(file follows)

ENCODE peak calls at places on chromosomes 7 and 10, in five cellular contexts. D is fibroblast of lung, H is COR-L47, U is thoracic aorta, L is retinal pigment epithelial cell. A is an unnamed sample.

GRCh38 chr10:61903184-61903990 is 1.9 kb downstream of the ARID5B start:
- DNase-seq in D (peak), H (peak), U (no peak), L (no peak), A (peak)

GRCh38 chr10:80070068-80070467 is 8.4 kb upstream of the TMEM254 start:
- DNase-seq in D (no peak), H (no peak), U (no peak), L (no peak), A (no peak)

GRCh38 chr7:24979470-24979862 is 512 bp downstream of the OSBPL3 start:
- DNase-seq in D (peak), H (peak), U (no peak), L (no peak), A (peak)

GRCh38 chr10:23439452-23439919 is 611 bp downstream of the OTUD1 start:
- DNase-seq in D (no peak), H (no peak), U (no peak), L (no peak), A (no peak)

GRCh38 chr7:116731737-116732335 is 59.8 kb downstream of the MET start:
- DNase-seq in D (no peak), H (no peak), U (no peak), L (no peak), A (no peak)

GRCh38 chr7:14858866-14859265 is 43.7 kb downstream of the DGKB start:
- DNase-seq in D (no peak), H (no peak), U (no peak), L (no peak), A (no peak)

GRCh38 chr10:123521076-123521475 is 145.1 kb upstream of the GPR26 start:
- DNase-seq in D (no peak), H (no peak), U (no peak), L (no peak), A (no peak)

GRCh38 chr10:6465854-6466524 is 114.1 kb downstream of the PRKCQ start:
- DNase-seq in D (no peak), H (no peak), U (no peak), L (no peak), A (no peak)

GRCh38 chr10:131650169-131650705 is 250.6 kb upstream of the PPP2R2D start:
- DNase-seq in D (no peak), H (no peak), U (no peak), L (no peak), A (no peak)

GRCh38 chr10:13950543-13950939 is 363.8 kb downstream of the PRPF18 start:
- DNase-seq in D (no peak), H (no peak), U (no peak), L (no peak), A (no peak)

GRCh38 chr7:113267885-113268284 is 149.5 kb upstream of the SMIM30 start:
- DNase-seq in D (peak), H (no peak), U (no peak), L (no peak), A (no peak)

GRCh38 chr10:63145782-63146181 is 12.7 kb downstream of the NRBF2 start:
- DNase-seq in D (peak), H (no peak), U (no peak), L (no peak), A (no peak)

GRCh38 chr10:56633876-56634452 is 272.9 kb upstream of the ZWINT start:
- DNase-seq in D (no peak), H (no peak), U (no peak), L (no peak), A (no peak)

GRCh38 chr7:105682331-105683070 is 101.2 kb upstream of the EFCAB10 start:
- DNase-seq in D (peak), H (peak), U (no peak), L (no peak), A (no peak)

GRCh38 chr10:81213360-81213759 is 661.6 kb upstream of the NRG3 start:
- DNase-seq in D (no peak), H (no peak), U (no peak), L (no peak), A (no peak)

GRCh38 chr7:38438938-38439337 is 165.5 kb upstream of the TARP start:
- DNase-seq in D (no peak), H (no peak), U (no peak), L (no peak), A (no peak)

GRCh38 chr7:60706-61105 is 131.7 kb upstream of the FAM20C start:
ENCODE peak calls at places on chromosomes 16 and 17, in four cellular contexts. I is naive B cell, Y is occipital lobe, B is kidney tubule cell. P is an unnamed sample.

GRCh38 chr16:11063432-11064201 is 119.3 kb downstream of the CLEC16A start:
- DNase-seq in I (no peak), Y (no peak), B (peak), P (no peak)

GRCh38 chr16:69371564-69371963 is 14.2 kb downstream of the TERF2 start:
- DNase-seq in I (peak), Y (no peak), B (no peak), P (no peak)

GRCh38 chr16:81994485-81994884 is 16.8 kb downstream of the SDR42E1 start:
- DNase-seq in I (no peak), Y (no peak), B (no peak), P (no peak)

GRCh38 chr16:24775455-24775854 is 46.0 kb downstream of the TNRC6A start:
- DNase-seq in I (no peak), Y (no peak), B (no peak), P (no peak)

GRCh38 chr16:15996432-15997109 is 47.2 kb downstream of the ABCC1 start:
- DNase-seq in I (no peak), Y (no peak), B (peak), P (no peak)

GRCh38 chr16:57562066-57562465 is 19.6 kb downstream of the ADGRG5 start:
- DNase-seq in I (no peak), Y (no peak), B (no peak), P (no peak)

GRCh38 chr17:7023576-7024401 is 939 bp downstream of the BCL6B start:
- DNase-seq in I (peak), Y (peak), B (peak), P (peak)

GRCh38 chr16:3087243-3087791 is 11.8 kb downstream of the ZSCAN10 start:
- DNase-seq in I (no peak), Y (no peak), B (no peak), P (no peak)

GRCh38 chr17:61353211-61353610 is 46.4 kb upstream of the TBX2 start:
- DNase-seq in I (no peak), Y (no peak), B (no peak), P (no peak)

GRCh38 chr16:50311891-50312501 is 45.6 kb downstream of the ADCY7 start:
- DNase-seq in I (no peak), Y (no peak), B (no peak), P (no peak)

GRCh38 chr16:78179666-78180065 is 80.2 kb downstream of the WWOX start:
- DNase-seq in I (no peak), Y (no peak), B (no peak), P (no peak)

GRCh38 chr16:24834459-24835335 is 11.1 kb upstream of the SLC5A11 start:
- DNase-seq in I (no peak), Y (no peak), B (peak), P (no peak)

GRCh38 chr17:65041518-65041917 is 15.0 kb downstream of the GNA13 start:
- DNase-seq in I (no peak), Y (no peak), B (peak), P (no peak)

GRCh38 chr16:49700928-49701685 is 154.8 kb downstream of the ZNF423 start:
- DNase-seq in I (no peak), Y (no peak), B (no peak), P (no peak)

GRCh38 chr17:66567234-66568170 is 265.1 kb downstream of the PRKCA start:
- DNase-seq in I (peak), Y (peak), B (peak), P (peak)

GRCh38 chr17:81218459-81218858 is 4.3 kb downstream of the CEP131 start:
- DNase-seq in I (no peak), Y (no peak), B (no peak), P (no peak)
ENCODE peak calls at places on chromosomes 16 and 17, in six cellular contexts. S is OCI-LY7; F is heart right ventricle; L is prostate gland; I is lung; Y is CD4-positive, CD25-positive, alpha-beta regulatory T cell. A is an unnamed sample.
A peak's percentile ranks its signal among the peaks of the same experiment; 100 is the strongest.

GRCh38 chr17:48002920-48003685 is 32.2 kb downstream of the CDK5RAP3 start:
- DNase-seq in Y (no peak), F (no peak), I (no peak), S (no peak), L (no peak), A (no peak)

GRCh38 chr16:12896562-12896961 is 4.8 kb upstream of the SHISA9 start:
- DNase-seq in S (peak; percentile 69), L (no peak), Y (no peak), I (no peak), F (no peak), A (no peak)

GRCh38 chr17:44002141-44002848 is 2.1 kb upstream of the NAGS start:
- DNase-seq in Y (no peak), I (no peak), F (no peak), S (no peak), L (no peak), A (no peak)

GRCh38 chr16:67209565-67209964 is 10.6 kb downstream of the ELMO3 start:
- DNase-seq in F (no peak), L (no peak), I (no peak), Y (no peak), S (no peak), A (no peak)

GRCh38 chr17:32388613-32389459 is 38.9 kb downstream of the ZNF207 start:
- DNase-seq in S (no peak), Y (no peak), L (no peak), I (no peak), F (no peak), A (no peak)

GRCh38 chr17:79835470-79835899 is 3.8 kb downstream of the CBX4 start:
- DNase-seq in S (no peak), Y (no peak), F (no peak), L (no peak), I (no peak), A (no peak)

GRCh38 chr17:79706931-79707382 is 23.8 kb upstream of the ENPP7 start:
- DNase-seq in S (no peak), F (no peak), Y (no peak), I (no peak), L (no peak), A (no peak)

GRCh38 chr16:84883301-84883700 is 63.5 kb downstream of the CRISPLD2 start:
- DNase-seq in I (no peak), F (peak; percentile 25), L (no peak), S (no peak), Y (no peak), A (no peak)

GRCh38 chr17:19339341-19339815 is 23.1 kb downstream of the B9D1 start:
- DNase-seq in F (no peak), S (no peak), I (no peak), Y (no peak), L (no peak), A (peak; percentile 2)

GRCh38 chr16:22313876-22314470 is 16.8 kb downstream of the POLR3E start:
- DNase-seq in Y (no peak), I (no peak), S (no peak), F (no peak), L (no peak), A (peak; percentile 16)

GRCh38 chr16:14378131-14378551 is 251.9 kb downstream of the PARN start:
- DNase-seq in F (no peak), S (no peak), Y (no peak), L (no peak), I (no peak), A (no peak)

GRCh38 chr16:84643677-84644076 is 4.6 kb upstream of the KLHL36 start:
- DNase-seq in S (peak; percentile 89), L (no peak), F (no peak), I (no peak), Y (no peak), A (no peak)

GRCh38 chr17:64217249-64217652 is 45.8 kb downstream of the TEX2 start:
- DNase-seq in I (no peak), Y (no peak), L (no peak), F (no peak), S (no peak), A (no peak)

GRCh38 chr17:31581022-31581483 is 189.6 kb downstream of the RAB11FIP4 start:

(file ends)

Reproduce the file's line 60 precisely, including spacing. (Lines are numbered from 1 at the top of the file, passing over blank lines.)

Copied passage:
GRCh38 chr17:65041518-65041917 is 15.0 kb downstream of the GNA13 start: